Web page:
Living annuity policyholders opt for lower income levels

30 May 2013 Peter Dempsey, ASISA
Peter Dempsey, deputy CEO of ASISA.

Peter Dempsey, deputy CEO of ASISA.

Living annuity policyholders withdrew on average 6.77% of their investments as income in 2012. According to the 2012 Living Annuities Survey released this week by the Association for Savings and Investment South Africa (ASISA) this represents a marginal r

Peter Dempsey, deputy CEO of ASISA, says the average drawdown level was measured in monetary terms taking into consideration the total value of the drawdowns against the total value of the living annuity book. Important to note, he adds, is that costs were excluded from the drawdown levels.

“We only took into consideration drawdown percentages selected by policyholders. Costs were excluded since these vary from company to company and the advice fee is negotiable between the client and the adviser.”

By law living annuity policyholders must draw a regular income of between 2.5% and 17.5% of the investment value of the assets if the living annuity policy was bought on or after 21 February 2007. This can be reviewed once a year on the anniversary date of the policy. Policyholders who bought their living annuities before this date are still allowed to draw income at the old levels of between 5% and 20% provided no changes are made to the selected income levels.

Dempsey explains that the Living Annuities Survey makes it possible for ASISA to monitor the level of income drawn by policyholders from their retirement capital as well as the asset composition of living annuity investment portfolios.

“Although the gradual reduction in the average drawdown rate from 6.99% in 2011 to 6.77% in 2012 is encouraging, ASISA would like to see an average drawdown rate closer to 5%,” comments Dempsey.

“The survey shows that the risk of living annuity policyholders eroding their capital too quickly by drawing too much income is not as high as previously thought. However, the current average drawdown levels of 6.77% combined with costs and inappropriate asset composition still put the policyholder at risk of eroding capital too quickly in real terms should drawdown rates exceed expected returns.”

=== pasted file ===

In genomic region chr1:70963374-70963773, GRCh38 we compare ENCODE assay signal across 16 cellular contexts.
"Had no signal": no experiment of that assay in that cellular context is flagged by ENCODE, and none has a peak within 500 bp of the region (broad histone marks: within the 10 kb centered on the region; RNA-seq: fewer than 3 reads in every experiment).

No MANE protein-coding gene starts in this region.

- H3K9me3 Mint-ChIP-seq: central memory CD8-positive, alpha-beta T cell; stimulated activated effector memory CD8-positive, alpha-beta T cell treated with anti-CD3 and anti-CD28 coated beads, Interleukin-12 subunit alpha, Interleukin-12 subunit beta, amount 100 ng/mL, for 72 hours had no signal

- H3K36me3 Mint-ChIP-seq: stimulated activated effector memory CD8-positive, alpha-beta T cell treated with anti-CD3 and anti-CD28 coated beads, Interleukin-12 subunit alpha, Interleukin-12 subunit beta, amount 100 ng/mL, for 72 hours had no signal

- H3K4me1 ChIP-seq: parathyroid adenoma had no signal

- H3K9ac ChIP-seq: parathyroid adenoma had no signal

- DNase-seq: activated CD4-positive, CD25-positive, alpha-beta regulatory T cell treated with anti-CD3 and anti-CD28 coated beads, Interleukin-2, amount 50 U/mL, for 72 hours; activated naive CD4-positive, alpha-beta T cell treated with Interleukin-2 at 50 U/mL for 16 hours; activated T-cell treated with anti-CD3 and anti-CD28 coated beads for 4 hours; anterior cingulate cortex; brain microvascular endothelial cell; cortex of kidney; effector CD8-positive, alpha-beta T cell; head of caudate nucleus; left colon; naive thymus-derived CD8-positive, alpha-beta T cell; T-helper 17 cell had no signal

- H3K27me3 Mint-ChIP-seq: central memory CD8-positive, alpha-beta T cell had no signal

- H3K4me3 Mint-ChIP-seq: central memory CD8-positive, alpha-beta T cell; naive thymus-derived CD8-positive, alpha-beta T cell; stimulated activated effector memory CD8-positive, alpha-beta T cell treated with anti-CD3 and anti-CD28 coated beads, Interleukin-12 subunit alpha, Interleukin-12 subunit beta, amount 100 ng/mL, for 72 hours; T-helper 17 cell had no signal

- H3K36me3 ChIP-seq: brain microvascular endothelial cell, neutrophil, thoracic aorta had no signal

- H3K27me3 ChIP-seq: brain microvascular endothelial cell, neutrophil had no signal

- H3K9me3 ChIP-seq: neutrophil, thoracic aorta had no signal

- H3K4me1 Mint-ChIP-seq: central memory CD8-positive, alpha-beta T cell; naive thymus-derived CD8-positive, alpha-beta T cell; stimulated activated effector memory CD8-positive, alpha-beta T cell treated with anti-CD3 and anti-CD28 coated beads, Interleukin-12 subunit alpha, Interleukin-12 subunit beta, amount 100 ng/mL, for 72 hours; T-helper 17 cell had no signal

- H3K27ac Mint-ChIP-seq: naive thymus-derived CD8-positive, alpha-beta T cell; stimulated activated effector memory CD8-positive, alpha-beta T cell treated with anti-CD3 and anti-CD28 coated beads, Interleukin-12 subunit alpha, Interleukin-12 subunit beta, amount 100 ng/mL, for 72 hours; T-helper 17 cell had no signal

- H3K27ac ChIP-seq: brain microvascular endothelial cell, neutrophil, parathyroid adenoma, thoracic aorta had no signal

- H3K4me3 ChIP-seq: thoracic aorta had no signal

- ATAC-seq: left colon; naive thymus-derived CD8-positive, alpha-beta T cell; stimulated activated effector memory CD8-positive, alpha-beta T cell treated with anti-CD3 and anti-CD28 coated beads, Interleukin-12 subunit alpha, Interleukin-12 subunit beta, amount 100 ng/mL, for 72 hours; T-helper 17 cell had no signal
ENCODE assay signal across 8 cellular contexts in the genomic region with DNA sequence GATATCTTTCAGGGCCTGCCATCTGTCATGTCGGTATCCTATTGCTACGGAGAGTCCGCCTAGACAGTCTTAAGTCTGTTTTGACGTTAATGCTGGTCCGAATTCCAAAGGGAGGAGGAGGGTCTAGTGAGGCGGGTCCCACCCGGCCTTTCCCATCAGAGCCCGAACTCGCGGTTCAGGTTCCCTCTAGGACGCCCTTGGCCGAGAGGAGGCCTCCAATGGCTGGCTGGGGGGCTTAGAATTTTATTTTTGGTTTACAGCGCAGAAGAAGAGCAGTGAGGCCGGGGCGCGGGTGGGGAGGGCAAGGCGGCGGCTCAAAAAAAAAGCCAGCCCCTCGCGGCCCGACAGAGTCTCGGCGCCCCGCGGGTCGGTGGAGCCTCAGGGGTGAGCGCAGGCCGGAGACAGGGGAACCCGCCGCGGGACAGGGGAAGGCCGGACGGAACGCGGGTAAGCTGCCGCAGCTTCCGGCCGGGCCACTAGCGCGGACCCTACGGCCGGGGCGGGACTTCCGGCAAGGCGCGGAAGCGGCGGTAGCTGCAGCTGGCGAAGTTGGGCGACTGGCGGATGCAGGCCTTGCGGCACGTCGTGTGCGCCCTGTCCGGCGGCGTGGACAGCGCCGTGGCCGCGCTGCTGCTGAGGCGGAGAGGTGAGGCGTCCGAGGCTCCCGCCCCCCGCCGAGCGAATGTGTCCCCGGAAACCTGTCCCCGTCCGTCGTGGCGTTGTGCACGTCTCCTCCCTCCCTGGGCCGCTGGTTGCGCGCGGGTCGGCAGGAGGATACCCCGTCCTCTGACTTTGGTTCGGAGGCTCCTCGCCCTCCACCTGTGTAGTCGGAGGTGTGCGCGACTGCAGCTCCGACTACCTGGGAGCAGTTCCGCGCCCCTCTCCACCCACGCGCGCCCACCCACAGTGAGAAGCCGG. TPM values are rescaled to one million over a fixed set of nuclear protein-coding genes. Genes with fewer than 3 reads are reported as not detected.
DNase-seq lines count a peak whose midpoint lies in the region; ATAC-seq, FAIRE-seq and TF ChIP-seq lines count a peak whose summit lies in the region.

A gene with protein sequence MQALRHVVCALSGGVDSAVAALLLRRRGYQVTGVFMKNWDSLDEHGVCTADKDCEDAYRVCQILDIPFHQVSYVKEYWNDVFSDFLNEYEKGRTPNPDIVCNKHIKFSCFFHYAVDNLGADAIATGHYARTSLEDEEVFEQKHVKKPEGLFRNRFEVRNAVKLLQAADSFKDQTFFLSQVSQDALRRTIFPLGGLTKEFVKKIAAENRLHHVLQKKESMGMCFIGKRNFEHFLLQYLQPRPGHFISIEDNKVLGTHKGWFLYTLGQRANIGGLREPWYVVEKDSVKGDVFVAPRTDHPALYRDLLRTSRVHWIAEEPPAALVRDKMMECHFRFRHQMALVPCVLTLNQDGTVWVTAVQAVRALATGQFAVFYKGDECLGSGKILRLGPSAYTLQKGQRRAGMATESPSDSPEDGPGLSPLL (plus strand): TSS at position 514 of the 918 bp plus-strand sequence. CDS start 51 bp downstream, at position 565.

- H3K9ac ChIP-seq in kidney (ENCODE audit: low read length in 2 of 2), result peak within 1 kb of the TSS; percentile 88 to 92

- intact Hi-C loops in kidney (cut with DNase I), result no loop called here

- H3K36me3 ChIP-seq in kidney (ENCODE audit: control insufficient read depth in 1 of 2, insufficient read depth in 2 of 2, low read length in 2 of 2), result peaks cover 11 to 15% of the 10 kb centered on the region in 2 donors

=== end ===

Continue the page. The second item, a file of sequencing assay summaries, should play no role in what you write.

Dempsey says fortunately for policyholders the value of the average monthly drawdown increased by 10% from R3 352 in 2011 to R3 690 in 2012 even though the percentage drawdown rate reduced slightly. “This clearly reflects an overall net increase in asset values of more than 10% over the year.”

Risking capital

Dempsey points out that while adhering to prudent investment guidelines within a living annuity is not a legal requirement, policyholders are strongly advised to take them into consideration. The survey shows that 18.6% of policies did not comply with the prudent asset composition as recommended by ASISA:

• A maximum 75% equity exposure;

• A maximum 25% property exposure; and

• A maximum 25% exposure to offshore assets.

Dempsey also points out that averages do not apply to everyone and that there is evidence of policyholders with smaller portfolios applying higher percentage drawdowns than policyholders of larger portfolios.

The survey results show that, on average, clients with the larger asset values tend to apply drawdowns of less than 7.5%, and as the drawdown percentages increase the average asset values progressively decrease. This is true for all age bands. (See table below.)

“Unfortunately consumers who have not saved enough for their retirement often turn to living annuities for the wrong reason. Being able to draw a higher income from a living annuity than would be available from a traditional compulsory annuity may help someone who does not have enough retirement capital maintain a certain lifestyle in the early years. But hardship will follow when the capital has been depleted over a short period of time.”
Dempsey says policyholders who are assisted by a financial adviser generally select lower levels of income since they better understand the long-term implications.

Other reasons why people opt for higher drawdown levels include:

• Wealthier people have other sources of income and therefore do not need to draw on their living annuity to the same extent as poorer people.

• Less wealthy people could have a poorer understanding of the dynamics of living annuities.

• Since legislation makes it difficult to consolidate several living annuities, some people may be taking large drawdown percentages to close down small living annuities derived from small retirement annuities.

Living annuities in numbers

At the end of last year, South Africans had R191.2 billion of their retirement savings invested in some 305 145 living annuities. In 2011 some 278 000 living annuities held assets of R155.2 billion. In 2012 alone living annuities attracted new inflows of R27.1 billion compared to R23.9 billion in 2011.

In terms of the ASISA Standard on Living Annuities, which came into effect in 2010, member companies must provide a living annuity status report to ASISA at the end of each year. Dempsey says at the end of 2012 all ASISA member companies that offer living annuities complied with this requirement. Consolidated reports now exist for 2011 and 2012.

What is a living annuity?

A living annuity is defined as a special type of compulsory purchase annuity that does not guarantee a regular income. Capital preservation is dependent on the performance of the underlying investments and a reasonable income drawdown level.

Three key factors determine how long the capital will be able to produce a regular income:

• The level of income selected;

• Performance of selected investments;

• The lifespan of the annuitant.

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